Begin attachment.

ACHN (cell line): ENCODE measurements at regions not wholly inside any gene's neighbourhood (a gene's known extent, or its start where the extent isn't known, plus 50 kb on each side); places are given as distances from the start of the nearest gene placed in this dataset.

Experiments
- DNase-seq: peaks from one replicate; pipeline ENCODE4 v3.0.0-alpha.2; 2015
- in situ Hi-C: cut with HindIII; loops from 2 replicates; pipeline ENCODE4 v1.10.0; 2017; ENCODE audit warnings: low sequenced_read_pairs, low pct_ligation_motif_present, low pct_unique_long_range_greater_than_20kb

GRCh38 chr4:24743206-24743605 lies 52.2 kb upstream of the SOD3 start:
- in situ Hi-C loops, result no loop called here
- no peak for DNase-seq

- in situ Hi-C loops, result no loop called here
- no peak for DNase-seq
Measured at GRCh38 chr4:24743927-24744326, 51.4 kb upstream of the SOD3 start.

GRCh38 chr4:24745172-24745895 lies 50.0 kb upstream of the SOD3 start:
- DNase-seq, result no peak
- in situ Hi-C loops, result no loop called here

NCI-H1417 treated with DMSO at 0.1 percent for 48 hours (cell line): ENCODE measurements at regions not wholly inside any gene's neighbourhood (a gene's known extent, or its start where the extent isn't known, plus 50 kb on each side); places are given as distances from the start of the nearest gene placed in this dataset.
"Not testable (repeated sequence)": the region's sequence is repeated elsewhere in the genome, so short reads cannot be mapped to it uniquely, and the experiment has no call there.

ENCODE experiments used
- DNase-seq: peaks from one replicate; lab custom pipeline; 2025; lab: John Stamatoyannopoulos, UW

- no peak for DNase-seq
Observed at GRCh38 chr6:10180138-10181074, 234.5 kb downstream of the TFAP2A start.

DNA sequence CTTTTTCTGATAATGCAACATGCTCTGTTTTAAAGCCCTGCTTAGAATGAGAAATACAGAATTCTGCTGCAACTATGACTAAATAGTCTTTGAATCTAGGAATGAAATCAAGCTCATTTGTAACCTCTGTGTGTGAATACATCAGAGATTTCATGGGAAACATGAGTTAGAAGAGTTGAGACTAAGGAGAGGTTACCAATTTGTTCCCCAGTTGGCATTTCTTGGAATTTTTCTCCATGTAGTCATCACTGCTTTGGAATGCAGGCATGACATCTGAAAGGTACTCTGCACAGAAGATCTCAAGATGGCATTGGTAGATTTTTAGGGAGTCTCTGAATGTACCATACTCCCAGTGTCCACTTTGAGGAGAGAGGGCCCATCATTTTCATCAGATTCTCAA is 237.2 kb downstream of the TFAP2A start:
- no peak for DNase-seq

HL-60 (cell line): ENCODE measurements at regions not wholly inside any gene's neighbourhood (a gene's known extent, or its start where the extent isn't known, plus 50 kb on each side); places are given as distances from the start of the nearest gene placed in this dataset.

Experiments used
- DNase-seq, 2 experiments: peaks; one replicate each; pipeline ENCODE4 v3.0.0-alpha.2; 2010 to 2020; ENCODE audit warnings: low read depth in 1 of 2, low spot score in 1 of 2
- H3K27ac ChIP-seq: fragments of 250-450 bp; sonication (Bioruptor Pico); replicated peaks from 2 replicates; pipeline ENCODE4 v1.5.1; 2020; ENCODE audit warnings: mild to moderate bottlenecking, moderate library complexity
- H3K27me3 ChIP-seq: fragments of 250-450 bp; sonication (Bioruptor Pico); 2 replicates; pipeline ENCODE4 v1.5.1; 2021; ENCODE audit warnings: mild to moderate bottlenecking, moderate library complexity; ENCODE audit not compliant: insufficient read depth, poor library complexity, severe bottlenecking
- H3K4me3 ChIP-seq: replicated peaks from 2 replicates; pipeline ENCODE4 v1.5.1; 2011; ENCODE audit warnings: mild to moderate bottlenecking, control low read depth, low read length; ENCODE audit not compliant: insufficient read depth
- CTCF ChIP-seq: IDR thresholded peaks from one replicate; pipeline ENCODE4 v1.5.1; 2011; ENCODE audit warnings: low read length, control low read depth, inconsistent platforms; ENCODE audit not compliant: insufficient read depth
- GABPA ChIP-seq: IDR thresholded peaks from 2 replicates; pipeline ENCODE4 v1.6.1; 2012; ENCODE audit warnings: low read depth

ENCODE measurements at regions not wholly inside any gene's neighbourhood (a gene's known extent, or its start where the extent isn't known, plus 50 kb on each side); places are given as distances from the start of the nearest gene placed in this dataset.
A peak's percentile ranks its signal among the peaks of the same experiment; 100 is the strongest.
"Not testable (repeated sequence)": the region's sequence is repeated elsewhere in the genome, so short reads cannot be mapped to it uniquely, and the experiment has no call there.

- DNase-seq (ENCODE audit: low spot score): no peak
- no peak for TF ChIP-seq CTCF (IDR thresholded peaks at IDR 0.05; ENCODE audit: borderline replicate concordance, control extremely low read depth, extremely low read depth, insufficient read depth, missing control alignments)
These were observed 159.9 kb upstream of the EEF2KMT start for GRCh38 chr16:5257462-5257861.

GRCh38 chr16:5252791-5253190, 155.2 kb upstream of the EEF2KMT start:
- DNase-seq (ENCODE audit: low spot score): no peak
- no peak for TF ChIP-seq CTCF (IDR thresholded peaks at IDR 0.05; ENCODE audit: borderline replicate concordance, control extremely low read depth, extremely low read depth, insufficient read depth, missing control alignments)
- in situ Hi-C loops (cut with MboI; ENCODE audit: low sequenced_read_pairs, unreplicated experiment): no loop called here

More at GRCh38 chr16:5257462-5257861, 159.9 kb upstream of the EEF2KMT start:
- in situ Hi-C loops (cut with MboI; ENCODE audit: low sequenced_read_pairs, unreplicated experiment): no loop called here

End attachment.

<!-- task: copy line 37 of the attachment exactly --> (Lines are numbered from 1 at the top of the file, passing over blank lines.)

- DNase-seq (ENCODE audit: low spot score): no peak